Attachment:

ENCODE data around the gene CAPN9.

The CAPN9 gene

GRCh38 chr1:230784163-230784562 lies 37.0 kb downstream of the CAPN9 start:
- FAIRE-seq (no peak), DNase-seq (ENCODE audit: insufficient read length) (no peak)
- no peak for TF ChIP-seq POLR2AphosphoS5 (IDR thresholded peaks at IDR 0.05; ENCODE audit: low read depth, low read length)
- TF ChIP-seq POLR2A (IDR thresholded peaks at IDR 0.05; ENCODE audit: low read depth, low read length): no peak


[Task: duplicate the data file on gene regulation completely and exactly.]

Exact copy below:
ENCODE data around the gene CAPN9.

The CAPN9 gene

GRCh38 chr1:230784163-230784562 lies 37.0 kb downstream of the CAPN9 start:
- FAIRE-seq (no peak), DNase-seq (ENCODE audit: insufficient read length) (no peak)
- no peak for TF ChIP-seq POLR2AphosphoS5 (IDR thresholded peaks at IDR 0.05; ENCODE audit: low read depth, low read length)
- TF ChIP-seq POLR2A (IDR thresholded peaks at IDR 0.05; ENCODE audit: low read depth, low read length): no peak